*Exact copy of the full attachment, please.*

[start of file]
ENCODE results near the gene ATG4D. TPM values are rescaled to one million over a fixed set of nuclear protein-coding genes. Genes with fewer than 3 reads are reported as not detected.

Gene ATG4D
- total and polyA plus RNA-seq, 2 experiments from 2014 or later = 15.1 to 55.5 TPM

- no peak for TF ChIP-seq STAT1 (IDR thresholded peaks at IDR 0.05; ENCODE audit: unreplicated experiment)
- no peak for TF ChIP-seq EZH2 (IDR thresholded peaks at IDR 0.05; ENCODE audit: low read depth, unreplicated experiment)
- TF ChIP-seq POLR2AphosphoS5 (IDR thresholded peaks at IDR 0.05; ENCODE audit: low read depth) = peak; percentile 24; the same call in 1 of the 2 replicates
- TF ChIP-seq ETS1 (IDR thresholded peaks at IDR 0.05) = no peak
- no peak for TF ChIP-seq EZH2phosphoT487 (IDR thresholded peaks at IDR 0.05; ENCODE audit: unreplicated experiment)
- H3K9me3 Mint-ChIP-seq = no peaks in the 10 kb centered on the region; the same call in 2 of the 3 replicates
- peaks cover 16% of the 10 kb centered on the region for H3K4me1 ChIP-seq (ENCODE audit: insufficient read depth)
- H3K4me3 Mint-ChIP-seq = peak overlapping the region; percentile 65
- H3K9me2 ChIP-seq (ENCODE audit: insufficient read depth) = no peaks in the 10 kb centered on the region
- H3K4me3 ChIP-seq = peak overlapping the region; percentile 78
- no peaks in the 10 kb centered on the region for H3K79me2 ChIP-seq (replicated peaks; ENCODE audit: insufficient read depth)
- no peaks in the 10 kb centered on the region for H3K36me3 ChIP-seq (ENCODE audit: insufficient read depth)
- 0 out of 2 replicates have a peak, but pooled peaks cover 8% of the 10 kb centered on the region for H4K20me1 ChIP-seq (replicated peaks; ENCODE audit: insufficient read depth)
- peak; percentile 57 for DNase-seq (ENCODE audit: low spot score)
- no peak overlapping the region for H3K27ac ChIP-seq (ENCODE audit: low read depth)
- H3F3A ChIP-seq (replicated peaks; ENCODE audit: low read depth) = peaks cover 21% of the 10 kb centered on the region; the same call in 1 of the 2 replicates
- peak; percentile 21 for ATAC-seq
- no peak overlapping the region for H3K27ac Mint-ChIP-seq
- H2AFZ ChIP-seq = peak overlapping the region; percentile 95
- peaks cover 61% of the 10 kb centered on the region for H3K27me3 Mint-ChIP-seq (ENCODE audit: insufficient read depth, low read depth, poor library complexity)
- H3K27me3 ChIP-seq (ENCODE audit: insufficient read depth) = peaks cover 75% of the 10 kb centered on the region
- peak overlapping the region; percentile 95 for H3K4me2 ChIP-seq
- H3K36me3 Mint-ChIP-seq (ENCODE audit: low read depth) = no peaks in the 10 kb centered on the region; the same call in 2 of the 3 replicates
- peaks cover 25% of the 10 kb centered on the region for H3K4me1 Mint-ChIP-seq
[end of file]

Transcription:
ENCODE results near the gene ATG4D. TPM values are rescaled to one million over a fixed set of nuclear protein-coding genes. Genes with fewer than 3 reads are reported as not detected.

Gene ATG4D
- total and polyA plus RNA-seq, 2 experiments from 2014 or later = 15.1 to 55.5 TPM

- no peak for TF ChIP-seq STAT1 (IDR thresholded peaks at IDR 0.05; ENCODE audit: unreplicated experiment)
- no peak for TF ChIP-seq EZH2 (IDR thresholded peaks at IDR 0.05; ENCODE audit: low read depth, unreplicated experiment)
- TF ChIP-seq POLR2AphosphoS5 (IDR thresholded peaks at IDR 0.05; ENCODE audit: low read depth) = peak; percentile 24; the same call in 1 of the 2 replicates
- TF ChIP-seq ETS1 (IDR thresholded peaks at IDR 0.05) = no peak
- no peak for TF ChIP-seq EZH2phosphoT487 (IDR thresholded peaks at IDR 0.05; ENCODE audit: unreplicated experiment)
- H3K9me3 Mint-ChIP-seq = no peaks in the 10 kb centered on the region; the same call in 2 of the 3 replicates
- peaks cover 16% of the 10 kb centered on the region for H3K4me1 ChIP-seq (ENCODE audit: insufficient read depth)
- H3K4me3 Mint-ChIP-seq = peak overlapping the region; percentile 65
- H3K9me2 ChIP-seq (ENCODE audit: insufficient read depth) = no peaks in the 10 kb centered on the region
- H3K4me3 ChIP-seq = peak overlapping the region; percentile 78
- no peaks in the 10 kb centered on the region for H3K79me2 ChIP-seq (replicated peaks; ENCODE audit: insufficient read depth)
- no peaks in the 10 kb centered on the region for H3K36me3 ChIP-seq (ENCODE audit: insufficient read depth)
- 0 out of 2 replicates have a peak, but pooled peaks cover 8% of the 10 kb centered on the region for H4K20me1 ChIP-seq (replicated peaks; ENCODE audit: insufficient read depth)
- peak; percentile 57 for DNase-seq (ENCODE audit: low spot score)
- no peak overlapping the region for H3K27ac ChIP-seq (ENCODE audit: low read depth)
- H3F3A ChIP-seq (replicated peaks; ENCODE audit: low read depth) = peaks cover 21% of the 10 kb centered on the region; the same call in 1 of the 2 replicates
- peak; percentile 21 for ATAC-seq
- no peak overlapping the region for H3K27ac Mint-ChIP-seq
- H2AFZ ChIP-seq = peak overlapping the region; percentile 95
- peaks cover 61% of the 10 kb centered on the region for H3K27me3 Mint-ChIP-seq (ENCODE audit: insufficient read depth, low read depth, poor library complexity)
- H3K27me3 ChIP-seq (ENCODE audit: insufficient read depth) = peaks cover 75% of the 10 kb centered on the region
- peak overlapping the region; percentile 95 for H3K4me2 ChIP-seq
- H3K36me3 Mint-ChIP-seq (ENCODE audit: low read depth) = no peaks in the 10 kb centered on the region; the same call in 2 of the 3 replicates
- peaks cover 25% of the 10 kb centered on the region for H3K4me1 Mint-ChIP-seq